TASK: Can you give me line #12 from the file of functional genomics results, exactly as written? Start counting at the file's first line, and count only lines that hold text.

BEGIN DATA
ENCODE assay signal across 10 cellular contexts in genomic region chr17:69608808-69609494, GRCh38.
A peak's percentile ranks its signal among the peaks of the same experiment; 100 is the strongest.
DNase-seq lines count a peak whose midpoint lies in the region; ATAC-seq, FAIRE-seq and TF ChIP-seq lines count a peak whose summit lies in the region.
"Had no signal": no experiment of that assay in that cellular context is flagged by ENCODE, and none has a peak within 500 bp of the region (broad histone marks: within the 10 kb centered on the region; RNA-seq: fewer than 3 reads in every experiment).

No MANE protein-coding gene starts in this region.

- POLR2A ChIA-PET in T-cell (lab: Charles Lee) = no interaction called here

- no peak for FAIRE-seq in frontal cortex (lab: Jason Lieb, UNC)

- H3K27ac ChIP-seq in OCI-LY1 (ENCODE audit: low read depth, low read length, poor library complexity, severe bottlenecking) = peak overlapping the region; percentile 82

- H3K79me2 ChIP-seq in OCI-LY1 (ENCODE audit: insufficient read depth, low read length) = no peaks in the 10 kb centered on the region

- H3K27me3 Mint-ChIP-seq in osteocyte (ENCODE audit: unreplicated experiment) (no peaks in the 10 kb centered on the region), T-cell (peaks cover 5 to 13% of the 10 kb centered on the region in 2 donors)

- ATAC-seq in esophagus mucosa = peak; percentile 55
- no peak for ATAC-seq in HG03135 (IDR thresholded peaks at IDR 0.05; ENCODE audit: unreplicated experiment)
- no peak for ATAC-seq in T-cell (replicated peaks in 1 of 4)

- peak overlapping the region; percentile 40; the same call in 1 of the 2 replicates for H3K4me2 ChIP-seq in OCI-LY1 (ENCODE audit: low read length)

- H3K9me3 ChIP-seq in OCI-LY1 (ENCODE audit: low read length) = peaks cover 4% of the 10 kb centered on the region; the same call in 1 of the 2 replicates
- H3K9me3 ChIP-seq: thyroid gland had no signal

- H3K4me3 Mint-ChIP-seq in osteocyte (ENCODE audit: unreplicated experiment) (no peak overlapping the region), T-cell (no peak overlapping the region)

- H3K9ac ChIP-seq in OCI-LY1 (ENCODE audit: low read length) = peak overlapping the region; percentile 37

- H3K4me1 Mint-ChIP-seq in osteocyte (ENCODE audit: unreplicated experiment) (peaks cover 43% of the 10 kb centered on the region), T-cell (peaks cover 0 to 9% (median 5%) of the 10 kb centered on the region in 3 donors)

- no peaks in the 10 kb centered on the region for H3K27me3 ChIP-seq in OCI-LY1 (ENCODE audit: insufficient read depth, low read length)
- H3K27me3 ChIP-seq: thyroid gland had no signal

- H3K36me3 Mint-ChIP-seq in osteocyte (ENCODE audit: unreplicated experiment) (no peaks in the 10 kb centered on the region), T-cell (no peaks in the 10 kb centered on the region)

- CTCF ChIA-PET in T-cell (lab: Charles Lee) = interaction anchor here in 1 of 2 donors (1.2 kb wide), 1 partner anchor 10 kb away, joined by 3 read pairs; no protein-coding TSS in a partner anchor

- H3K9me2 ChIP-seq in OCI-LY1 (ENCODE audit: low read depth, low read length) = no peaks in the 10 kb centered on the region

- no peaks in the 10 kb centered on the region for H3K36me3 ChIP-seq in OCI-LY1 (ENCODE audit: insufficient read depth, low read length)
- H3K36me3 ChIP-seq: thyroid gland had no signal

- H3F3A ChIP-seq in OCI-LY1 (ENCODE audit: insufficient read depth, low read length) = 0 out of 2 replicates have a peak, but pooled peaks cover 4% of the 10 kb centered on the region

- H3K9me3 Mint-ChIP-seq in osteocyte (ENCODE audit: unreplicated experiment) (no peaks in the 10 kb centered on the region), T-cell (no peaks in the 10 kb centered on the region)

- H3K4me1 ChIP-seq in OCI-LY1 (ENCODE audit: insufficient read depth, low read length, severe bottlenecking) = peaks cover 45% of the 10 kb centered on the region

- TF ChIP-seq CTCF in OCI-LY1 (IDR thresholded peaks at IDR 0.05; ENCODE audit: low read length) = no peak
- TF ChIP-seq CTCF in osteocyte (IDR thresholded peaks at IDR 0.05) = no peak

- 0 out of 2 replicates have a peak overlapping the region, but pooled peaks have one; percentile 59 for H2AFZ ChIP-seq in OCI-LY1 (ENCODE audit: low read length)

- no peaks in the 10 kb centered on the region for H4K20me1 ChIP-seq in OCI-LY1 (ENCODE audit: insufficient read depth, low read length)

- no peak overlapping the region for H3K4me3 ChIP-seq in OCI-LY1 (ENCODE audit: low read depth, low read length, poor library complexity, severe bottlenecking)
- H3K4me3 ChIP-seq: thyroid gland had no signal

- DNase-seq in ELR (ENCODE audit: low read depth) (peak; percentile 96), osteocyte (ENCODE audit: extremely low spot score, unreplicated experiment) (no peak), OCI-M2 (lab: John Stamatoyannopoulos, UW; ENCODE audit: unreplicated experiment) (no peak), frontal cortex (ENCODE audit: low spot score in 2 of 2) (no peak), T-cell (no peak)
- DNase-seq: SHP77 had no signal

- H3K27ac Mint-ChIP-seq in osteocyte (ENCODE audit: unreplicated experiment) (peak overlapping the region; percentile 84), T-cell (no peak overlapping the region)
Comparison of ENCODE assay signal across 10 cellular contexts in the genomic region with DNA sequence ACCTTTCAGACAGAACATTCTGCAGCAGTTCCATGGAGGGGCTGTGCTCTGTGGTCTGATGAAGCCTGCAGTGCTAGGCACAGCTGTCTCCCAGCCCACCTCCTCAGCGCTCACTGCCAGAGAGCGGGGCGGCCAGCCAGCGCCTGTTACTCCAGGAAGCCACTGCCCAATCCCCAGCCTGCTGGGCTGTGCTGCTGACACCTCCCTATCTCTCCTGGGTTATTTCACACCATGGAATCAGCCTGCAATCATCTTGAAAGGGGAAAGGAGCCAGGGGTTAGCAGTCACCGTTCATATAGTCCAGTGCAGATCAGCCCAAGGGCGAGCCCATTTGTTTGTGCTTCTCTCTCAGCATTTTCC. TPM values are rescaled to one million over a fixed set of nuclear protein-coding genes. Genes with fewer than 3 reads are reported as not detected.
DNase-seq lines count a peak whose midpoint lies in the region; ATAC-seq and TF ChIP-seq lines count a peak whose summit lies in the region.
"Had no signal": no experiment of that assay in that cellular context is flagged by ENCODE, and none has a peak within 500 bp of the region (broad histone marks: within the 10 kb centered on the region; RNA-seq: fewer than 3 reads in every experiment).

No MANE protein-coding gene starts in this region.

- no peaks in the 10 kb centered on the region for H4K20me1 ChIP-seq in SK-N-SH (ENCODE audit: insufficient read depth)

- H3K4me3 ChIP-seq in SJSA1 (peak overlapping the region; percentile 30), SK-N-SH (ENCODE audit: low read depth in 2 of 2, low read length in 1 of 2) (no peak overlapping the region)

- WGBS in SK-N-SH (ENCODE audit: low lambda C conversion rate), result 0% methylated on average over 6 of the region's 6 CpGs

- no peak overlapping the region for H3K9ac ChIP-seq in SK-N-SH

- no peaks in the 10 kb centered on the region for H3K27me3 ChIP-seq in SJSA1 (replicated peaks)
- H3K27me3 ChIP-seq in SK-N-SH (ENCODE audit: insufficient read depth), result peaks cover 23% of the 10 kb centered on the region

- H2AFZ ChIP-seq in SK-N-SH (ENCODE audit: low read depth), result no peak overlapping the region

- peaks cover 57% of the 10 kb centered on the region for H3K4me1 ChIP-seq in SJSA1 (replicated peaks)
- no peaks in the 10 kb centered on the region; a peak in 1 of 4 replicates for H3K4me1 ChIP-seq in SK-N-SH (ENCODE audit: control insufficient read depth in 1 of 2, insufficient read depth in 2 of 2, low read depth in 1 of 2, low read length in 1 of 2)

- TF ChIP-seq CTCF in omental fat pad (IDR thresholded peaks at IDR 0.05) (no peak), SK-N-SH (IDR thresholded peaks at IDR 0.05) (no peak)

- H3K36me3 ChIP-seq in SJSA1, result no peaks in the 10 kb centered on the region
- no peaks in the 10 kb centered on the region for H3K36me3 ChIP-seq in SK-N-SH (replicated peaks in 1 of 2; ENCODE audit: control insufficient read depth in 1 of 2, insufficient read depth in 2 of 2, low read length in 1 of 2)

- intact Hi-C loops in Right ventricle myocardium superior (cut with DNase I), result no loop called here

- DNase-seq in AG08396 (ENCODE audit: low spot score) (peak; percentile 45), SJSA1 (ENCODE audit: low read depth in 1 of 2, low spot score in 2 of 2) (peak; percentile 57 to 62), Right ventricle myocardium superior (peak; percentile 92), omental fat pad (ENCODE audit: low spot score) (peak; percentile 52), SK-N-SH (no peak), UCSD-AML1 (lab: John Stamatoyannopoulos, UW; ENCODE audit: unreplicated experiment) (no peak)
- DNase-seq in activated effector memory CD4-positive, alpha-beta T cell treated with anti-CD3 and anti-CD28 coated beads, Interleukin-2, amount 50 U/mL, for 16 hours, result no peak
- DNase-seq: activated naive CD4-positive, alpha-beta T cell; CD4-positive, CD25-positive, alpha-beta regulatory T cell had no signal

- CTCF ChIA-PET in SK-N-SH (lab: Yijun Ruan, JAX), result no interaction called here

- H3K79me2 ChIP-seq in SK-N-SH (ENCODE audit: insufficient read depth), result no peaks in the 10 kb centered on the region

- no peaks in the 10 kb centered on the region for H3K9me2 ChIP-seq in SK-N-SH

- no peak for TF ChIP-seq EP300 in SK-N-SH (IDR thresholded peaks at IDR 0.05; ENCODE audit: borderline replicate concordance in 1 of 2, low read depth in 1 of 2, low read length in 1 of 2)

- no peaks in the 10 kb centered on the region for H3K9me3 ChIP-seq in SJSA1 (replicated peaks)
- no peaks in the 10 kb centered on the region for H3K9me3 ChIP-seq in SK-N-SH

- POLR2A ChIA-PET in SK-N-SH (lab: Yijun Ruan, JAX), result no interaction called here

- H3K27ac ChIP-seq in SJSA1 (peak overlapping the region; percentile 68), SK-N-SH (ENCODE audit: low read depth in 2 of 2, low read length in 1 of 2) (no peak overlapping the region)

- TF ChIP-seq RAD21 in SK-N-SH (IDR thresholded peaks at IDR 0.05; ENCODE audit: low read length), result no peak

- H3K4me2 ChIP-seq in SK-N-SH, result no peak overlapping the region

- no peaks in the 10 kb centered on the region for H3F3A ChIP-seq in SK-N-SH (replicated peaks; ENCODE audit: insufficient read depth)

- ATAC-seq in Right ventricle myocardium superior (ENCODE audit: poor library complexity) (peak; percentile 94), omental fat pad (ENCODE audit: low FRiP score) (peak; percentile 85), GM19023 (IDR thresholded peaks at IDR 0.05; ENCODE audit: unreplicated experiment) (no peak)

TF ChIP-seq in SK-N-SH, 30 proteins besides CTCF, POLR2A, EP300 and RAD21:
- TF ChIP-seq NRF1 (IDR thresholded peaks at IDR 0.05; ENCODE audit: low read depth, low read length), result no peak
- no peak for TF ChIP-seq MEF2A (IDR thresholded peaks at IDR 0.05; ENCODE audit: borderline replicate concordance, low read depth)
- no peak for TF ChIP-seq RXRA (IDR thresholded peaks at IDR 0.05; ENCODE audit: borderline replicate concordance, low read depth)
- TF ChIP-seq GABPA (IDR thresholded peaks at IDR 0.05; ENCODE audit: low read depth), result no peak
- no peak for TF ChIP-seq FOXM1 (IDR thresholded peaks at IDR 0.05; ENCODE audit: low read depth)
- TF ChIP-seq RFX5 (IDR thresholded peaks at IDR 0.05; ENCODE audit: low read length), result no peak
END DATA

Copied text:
- no peak for ATAC-seq in HG03135 (IDR thresholded peaks at IDR 0.05; ENCODE audit: unreplicated experiment)